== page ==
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Spatial Patterns of Tree Growth Anomalies in the Pacific Northwest

Brubaker, Linda B.
Ecology 1980 v.61 no.4 pp. 798-807
climate, correlation, forests, rain, temperature, tree growth, variance, Idaho, Oregon, Washington (state)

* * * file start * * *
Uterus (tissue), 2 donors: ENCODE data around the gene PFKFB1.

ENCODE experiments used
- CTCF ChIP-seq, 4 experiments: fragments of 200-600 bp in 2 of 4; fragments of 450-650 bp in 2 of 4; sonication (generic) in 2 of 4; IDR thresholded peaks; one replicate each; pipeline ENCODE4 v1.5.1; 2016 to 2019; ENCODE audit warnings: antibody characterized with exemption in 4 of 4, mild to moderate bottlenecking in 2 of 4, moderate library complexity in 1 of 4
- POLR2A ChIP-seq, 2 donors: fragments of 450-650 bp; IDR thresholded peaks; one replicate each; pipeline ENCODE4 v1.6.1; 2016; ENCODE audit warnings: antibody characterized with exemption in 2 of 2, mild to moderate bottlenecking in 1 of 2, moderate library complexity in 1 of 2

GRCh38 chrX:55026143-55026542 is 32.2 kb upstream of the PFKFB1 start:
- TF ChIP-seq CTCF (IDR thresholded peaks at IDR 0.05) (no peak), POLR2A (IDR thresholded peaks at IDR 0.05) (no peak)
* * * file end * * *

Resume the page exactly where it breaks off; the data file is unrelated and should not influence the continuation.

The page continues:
Regional patterns of ring width anomalies in Washington, Oregon, and Idaho, USA forest are examined using eigenvector (principal component) techniques. The first two eigenvectors, accounting for nearly 50% of the total variance, represent large—scale spatial patterns. Eigenvector I represents a pattern in which growth anomalies are positively correlated among all sites, and Eigenvector II one in which growth anomalies are negatively correlated between sites located on opposite sides of the Cascade Mountain crest. These patterns most likely result from two types of tree growth responses to climate variations that extend uniformly across the study area. Common responses to spring—summer rainfall probably cause the positive, region—wide correlations identified by Eigenvector I, and opposite east—west responses to summer temperature and winter precipitation may account for the negative correlations identified by Eigenvector II. No evidence supports the idea that the tree growth eigenvectors directly reflect two distinctive patterns of climate anomalies. The spatial patterns of these tree growth anomalies have remained essentially constant during the past 300 (possibly 400) yr.